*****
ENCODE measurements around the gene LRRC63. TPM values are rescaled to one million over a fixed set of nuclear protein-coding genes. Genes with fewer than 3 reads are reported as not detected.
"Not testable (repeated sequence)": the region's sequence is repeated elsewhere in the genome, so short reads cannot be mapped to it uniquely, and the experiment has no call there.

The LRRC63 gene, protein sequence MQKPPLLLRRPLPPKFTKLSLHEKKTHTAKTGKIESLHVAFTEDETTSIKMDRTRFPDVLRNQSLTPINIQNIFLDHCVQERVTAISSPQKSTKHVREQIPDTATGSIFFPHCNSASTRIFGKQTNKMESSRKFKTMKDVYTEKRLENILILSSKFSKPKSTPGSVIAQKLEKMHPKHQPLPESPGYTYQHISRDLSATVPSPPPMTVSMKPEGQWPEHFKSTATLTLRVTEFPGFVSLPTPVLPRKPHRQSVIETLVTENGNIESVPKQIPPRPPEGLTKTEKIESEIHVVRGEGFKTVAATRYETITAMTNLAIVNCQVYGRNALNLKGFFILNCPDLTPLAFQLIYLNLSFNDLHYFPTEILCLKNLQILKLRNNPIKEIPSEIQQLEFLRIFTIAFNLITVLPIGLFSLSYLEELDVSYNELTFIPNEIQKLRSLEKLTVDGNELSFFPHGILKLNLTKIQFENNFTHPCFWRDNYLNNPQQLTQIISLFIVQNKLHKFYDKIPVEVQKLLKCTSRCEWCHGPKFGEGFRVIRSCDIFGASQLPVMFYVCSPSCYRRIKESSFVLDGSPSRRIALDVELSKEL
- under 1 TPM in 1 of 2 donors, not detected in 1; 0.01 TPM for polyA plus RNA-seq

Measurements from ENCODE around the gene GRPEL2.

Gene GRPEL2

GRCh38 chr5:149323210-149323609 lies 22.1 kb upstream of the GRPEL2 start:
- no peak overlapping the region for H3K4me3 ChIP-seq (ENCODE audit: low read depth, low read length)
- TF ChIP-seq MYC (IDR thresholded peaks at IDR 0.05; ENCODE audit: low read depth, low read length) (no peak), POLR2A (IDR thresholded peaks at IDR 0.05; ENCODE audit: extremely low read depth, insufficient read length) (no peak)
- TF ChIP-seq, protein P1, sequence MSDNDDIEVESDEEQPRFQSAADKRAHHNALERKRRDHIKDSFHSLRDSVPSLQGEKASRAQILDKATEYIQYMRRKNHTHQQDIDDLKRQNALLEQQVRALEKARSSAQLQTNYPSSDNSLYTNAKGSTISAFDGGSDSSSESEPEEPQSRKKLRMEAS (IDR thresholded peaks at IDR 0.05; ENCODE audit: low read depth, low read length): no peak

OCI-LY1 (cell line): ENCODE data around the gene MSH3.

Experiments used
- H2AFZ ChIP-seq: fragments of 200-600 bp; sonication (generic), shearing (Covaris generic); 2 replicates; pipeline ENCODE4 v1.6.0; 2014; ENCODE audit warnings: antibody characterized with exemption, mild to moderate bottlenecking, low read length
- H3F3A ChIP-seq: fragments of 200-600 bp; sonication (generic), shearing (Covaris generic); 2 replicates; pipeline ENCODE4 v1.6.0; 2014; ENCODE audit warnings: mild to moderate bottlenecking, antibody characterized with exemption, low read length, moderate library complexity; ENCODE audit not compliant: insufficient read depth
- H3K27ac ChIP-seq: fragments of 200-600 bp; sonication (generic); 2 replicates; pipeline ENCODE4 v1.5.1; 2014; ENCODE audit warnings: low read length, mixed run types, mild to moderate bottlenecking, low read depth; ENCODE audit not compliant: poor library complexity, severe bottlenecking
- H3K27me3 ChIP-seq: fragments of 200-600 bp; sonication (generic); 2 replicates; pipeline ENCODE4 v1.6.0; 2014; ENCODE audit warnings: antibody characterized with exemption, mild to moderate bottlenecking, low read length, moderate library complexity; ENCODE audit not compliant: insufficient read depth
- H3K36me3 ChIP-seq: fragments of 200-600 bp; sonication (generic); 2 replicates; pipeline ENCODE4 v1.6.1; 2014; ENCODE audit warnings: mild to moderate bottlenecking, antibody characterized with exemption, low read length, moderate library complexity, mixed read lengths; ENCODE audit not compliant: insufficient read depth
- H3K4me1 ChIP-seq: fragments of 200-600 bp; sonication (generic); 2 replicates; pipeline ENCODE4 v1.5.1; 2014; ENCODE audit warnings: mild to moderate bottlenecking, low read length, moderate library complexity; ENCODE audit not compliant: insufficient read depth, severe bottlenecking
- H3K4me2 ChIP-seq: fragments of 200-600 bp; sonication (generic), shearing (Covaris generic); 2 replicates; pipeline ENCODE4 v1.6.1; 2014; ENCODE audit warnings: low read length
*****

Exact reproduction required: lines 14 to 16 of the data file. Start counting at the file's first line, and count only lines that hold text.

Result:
- H3F3A ChIP-seq: fragments of 200-600 bp; sonication (generic), shearing (Covaris generic); 2 replicates; pipeline ENCODE4 v1.6.0; 2014; ENCODE audit warnings: mild to moderate bottlenecking, antibody characterized with exemption, low read length, moderate library complexity; ENCODE audit not compliant: insufficient read depth
- H3K27ac ChIP-seq: fragments of 200-600 bp; sonication (generic); 2 replicates; pipeline ENCODE4 v1.5.1; 2014; ENCODE audit warnings: low read length, mixed run types, mild to moderate bottlenecking, low read depth; ENCODE audit not compliant: poor library complexity, severe bottlenecking
- H3K27me3 ChIP-seq: fragments of 200-600 bp; sonication (generic); 2 replicates; pipeline ENCODE4 v1.6.0; 2014; ENCODE audit warnings: antibody characterized with exemption, mild to moderate bottlenecking, low read length, moderate library complexity; ENCODE audit not compliant: insufficient read depth